Encyclopedia of Jazz Musicians
Byars, Christopher (Lawrence)
His father is James b.1940 (oboist, music educator) and his mother is Janita b. 1942 (clarinetist, music educator). His brother is Michael b. 1964 (former ballet dancer w/NYC Ballet; now a lawyer). A bebop-influenced tenor saxophonist, Christopher's main inspirations are Lucky Thompson, Lester Young, Paul Gonsalves and Don Byas; the writers of that period are equally influential, including Tadd Dameron, Duke Ellington and Gigi Gryce.
Chris came from a family of classical musicians who started his musical experiences early, which included both private study as well as public performances. Drum lessons began at 5, performances with the New York City Opera at 7, The Metropolitan Opera Children's Chorus at 8, classical piano lessons at 8, jazz saxophone lessons at 13, and jazz piano at 14. His singing career lasted spanned 7 years and included much solo work in operas such as La Boheme, The Magic Flute, Wozzeck, Tosca and the Cunning Little Vixen. At 13 his voice began to change. His father, a saxophonist turned oboist, gave him the recording "Bird and Diz" and the alto saxophone quickly became a primary focus. During the next few years, he strove to learn solos off of records and play tunes from lead sheets, and began forming groups of talented or interested friends to play music together which he would compose and arrange.
Things took a step forward when he met bassist Ari Roland and guitarist William Ash at an audition in Sept. 1986. Although they were only 13, William and Ari were playing the melody to Donna Lee at full tempo in unison without mistakes. Soon Chris switched to the more mature-sounding tenor saxophone, and together with his two new friends formed a quartet with drummer Greg Hutchinson and rehearsed weekly, learning many tunes and pushing the boundaries of key and tempo. Their role model was Barry Harris, who ran the Jazz Cultural Theater, a teaching space by day and jazz club by night. Barry gave regular improvisation workshops and had lots of time for interested youngsters; he also booked some gigs at the club for the young quartet. Another inspiring figure was Clarence "C" Sharpe, who played weekly with Ash, Roland and Hutchinson; frequently jazz legends like Bill Hardman and Junior Cook would sit in on these gigs. The exposure for the young jazz musicians was invaluable.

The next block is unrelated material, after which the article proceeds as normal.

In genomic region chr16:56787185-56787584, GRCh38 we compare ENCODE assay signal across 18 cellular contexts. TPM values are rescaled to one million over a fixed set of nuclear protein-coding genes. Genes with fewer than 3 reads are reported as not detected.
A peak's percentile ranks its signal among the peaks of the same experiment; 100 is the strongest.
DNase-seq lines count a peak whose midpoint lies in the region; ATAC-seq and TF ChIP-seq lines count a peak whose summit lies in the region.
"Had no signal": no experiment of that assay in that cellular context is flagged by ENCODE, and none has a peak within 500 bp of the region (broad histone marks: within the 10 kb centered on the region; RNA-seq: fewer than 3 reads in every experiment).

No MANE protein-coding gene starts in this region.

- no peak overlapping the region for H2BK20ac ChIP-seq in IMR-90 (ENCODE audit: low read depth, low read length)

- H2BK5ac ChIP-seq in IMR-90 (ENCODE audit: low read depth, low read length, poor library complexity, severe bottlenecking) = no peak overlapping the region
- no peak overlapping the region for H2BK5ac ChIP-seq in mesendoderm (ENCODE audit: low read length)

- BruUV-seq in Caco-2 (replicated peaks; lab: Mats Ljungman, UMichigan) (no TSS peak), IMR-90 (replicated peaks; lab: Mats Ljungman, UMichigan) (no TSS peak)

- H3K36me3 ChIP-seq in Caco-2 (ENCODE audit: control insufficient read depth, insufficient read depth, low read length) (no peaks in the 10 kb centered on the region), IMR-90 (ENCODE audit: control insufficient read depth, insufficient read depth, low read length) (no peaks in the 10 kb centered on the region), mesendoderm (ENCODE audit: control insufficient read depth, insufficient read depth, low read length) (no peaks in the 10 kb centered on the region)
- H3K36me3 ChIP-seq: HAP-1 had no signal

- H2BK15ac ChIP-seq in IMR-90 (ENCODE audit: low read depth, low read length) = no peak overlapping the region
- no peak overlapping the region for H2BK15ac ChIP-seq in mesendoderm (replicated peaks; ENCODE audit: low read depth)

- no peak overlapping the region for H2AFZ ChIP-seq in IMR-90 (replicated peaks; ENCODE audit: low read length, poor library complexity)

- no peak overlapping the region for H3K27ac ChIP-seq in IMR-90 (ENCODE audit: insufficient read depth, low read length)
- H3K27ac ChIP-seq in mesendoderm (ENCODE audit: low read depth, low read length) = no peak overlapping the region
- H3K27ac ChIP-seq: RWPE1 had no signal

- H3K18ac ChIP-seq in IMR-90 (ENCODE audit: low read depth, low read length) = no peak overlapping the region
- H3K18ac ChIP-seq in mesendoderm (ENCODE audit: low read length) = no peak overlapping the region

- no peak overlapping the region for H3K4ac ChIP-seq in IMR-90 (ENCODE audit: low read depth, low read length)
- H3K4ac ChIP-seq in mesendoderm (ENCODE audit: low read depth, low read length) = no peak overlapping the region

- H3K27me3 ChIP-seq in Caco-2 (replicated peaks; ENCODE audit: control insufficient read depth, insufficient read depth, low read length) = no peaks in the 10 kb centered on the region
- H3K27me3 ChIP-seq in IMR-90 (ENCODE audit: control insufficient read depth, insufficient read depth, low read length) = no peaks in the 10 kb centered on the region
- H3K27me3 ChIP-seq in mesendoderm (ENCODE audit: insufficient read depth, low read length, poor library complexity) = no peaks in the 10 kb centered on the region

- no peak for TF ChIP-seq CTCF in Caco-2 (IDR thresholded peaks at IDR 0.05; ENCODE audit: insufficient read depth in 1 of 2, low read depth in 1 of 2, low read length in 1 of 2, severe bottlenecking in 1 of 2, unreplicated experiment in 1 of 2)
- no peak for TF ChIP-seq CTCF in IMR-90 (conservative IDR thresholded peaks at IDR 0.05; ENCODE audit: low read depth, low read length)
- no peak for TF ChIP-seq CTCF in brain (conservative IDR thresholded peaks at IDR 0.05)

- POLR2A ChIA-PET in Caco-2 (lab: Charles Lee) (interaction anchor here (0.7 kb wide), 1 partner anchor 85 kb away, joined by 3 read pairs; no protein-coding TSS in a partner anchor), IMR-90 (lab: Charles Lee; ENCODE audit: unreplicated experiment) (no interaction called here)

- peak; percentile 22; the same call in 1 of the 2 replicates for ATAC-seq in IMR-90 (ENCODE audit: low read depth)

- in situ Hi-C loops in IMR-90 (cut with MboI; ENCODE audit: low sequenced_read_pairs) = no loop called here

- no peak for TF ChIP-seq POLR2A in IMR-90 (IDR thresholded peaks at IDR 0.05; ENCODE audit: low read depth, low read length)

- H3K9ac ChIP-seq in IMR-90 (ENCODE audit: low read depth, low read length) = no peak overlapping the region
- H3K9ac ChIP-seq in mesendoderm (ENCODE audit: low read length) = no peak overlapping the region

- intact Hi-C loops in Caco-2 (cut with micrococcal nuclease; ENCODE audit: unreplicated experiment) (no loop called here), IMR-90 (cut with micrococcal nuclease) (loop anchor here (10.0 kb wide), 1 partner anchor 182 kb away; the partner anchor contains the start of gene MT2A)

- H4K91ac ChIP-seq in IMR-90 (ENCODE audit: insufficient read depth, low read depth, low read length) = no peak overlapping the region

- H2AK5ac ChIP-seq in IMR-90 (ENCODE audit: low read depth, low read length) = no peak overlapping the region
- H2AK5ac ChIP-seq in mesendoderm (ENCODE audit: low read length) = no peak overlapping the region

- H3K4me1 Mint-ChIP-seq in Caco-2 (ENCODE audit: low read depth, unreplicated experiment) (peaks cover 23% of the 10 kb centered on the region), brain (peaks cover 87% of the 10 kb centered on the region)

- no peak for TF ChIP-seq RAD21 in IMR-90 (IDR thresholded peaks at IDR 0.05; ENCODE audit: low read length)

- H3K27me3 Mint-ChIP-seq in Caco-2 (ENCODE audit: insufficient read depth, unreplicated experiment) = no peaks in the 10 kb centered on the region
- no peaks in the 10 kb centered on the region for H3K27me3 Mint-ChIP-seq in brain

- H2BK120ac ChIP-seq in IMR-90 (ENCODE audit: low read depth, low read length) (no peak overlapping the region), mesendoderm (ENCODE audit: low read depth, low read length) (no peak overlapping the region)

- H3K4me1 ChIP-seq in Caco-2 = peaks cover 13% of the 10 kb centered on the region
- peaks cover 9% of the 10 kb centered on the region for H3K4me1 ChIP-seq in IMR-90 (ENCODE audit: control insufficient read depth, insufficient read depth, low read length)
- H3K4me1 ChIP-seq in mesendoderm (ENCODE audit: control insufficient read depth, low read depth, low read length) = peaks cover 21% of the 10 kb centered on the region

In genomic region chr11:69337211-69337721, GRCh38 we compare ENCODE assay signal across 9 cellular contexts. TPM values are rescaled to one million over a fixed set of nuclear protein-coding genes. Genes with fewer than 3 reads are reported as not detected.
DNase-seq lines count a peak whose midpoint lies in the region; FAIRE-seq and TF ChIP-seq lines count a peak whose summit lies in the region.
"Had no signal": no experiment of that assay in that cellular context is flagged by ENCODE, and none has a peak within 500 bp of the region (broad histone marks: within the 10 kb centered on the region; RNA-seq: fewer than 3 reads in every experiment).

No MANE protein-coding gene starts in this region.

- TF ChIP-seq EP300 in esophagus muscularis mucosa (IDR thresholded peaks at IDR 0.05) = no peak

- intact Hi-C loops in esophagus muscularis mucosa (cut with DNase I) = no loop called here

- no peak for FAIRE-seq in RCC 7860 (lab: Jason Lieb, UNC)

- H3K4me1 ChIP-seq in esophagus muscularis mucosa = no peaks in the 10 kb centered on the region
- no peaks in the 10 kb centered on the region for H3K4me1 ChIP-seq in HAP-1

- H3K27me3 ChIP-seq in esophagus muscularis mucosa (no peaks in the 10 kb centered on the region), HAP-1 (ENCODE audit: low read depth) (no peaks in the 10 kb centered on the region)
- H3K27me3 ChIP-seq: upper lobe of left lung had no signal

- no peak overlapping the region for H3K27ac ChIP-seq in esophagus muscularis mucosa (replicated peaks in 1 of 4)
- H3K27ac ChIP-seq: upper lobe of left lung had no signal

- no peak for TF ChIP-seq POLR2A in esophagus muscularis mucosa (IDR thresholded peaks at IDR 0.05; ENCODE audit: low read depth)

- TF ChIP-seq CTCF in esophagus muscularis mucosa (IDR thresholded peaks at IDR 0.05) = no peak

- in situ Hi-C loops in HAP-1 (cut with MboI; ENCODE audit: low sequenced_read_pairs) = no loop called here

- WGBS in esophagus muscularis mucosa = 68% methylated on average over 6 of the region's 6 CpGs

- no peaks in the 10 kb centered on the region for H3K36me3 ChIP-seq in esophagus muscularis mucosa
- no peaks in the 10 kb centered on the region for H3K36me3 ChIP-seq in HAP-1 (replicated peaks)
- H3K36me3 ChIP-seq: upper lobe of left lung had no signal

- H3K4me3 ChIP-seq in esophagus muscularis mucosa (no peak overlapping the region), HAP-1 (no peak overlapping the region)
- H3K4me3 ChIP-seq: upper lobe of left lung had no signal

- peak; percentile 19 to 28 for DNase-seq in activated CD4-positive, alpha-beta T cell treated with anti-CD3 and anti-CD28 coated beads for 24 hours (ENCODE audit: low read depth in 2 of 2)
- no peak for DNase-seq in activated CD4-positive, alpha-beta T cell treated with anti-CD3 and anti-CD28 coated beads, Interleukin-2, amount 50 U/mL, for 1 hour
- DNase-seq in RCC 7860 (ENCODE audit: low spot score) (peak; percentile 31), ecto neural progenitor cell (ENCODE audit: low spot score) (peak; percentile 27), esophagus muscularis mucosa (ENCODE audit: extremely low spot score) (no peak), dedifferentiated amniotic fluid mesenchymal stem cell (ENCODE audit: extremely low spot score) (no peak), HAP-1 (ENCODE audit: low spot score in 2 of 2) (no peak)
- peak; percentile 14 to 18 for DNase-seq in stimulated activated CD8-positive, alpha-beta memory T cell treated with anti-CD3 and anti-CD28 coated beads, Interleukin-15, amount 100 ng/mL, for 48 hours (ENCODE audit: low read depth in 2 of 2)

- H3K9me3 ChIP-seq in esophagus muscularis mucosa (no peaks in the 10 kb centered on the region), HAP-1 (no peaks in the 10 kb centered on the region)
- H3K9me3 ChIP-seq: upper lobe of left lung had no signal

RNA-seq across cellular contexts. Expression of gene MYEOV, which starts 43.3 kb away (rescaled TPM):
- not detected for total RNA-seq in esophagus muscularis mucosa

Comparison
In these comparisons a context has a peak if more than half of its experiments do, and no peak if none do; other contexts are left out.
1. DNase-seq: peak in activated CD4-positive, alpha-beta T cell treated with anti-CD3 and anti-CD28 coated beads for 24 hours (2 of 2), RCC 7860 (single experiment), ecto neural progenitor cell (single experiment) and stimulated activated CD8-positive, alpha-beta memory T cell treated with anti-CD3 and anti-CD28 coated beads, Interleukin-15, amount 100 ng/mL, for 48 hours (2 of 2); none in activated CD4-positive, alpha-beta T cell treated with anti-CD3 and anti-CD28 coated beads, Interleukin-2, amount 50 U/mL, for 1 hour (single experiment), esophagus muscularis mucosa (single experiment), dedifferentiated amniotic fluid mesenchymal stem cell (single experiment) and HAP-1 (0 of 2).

Upon graduating from Stuyvesant High School at a young 16, Byars left briefly to study with David Baker at Indiana University in Bloomington, and quickly returned to continue study at Manhattan School of Music, where he received a Bachelor's and Master's Degree in Jazz Studies. He has since performed with the Vanguard Jazz, American Jazz, Bob Wilber, Harry James, Glenn Miller, Jimmy Dorsey, and Stan Rubin Orchestras, toured as a featured soloist in Egypt, Portugal, Chile, the Philippines, and Armenia and recorded with GRP, Criss Cross, and Smalls Records. He was an artist-in-residence for the Westchester Philharmonic in April 2000, and composed a work for Symphony orchestra and jazz tenor saxophone called "Centrism".
He has worked often as a copyist, assisting the likes of Slide Hampton, Don Sebesky, Dick Lieb and Mark Lopeman with music preparation. He leads groups of all sizes and has a significant amount of material arranged for quartet, quintet, sextet, septet and octet. His most recent work is a jazz/classical hybrid suite called W.W.W. (World Without War) for clarinet, jazz bass, drums/marimba, and string quartet, to be played in a clarinet recital by his mother, Janita Byars in April 2003.
He co-leads a quintet with bassist Ari Roland, Made in New York. This group played every Sunday night at Smalls for nine years.
His wife is Sarah b.1972. They were married in 2000. Their child is Anna b. 2002.
Night Owls (2002); Detour Ahead (2002); The Real Underground; Across 7 Street: Made in New York (2004)